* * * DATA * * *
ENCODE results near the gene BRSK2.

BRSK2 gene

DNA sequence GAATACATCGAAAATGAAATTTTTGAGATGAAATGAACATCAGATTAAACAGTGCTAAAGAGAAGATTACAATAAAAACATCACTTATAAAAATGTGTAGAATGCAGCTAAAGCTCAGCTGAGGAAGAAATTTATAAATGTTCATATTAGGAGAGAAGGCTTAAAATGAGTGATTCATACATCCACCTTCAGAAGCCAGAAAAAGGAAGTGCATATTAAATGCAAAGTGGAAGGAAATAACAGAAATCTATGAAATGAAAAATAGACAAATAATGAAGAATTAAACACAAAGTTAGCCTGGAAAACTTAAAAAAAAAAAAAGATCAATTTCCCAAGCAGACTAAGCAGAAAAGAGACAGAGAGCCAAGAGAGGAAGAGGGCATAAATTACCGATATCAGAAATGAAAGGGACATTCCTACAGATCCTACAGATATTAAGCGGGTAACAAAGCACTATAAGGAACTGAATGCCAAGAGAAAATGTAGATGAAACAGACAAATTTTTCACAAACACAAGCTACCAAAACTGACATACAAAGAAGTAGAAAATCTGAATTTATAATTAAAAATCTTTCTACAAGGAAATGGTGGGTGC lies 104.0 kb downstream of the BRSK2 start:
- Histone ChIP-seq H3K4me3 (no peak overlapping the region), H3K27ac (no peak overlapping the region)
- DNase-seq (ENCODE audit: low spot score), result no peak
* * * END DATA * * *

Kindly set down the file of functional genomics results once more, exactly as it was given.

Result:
ENCODE results near the gene BRSK2.

BRSK2 gene

DNA sequence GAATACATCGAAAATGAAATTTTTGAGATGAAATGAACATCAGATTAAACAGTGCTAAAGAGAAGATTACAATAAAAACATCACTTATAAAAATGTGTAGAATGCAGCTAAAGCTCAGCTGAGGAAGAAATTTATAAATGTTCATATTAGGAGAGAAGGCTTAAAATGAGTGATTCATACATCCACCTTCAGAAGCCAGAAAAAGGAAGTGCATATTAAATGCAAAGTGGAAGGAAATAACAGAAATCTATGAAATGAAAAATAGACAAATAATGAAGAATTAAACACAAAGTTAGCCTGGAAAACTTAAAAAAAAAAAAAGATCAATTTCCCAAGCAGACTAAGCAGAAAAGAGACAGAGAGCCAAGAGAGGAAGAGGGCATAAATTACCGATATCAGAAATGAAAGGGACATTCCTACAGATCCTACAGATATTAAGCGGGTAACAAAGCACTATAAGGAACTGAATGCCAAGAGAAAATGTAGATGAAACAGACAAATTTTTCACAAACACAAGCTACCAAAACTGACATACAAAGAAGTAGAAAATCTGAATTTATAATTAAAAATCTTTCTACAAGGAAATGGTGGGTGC lies 104.0 kb downstream of the BRSK2 start:
- Histone ChIP-seq H3K4me3 (no peak overlapping the region), H3K27ac (no peak overlapping the region)
- DNase-seq (ENCODE audit: low spot score), result no peak